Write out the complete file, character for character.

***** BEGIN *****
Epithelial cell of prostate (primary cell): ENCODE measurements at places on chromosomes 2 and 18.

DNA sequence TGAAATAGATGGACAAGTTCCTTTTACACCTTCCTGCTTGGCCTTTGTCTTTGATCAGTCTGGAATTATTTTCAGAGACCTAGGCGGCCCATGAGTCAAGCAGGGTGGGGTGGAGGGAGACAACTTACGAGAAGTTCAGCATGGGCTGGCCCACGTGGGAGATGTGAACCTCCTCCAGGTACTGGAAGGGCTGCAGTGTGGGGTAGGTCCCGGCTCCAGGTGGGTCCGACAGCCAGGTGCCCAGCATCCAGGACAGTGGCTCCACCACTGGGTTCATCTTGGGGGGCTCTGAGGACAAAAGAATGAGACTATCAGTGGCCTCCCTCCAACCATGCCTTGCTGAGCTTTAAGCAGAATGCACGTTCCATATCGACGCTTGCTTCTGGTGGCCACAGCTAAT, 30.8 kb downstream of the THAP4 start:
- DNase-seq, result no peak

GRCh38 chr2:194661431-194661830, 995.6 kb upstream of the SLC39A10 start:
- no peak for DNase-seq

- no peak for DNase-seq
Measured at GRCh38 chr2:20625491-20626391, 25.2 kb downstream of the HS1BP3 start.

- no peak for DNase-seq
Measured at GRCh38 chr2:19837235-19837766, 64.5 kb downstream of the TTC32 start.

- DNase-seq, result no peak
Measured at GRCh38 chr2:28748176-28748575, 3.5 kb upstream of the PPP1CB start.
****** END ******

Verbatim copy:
Epithelial cell of prostate (primary cell): ENCODE measurements at places on chromosomes 2 and 18.

DNA sequence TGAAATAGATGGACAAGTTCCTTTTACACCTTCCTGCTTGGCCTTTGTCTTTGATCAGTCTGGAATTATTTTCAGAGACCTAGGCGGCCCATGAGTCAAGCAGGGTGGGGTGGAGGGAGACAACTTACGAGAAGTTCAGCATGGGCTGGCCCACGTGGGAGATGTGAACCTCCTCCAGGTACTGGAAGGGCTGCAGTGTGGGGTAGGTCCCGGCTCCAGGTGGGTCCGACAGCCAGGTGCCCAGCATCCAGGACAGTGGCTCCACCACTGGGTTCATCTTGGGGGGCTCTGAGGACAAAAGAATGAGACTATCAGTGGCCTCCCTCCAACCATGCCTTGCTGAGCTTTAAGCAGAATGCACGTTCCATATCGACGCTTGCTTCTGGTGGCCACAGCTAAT, 30.8 kb downstream of the THAP4 start:
- DNase-seq, result no peak

GRCh38 chr2:194661431-194661830, 995.6 kb upstream of the SLC39A10 start:
- no peak for DNase-seq

- no peak for DNase-seq
Measured at GRCh38 chr2:20625491-20626391, 25.2 kb downstream of the HS1BP3 start.

- no peak for DNase-seq
Measured at GRCh38 chr2:19837235-19837766, 64.5 kb downstream of the TTC32 start.

- DNase-seq, result no peak
Measured at GRCh38 chr2:28748176-28748575, 3.5 kb upstream of the PPP1CB start.